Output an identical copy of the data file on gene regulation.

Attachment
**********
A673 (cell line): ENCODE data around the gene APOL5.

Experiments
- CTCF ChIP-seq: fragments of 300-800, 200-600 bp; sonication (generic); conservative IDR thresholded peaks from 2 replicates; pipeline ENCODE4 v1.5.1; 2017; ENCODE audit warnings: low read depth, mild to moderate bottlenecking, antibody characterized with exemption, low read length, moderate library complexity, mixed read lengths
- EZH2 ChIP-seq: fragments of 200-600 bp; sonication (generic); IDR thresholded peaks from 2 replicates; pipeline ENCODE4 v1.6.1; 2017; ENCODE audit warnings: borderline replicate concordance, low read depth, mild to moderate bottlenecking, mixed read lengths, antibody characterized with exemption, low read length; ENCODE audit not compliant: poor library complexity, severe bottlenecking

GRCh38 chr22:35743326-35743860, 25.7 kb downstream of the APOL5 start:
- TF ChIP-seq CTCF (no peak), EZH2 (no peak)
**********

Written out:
A673 (cell line): ENCODE data around the gene APOL5.

Experiments
- CTCF ChIP-seq: fragments of 300-800, 200-600 bp; sonication (generic); conservative IDR thresholded peaks from 2 replicates; pipeline ENCODE4 v1.5.1; 2017; ENCODE audit warnings: low read depth, mild to moderate bottlenecking, antibody characterized with exemption, low read length, moderate library complexity, mixed read lengths
- EZH2 ChIP-seq: fragments of 200-600 bp; sonication (generic); IDR thresholded peaks from 2 replicates; pipeline ENCODE4 v1.6.1; 2017; ENCODE audit warnings: borderline replicate concordance, low read depth, mild to moderate bottlenecking, mixed read lengths, antibody characterized with exemption, low read length; ENCODE audit not compliant: poor library complexity, severe bottlenecking

GRCh38 chr22:35743326-35743860, 25.7 kb downstream of the APOL5 start:
- TF ChIP-seq CTCF (no peak), EZH2 (no peak)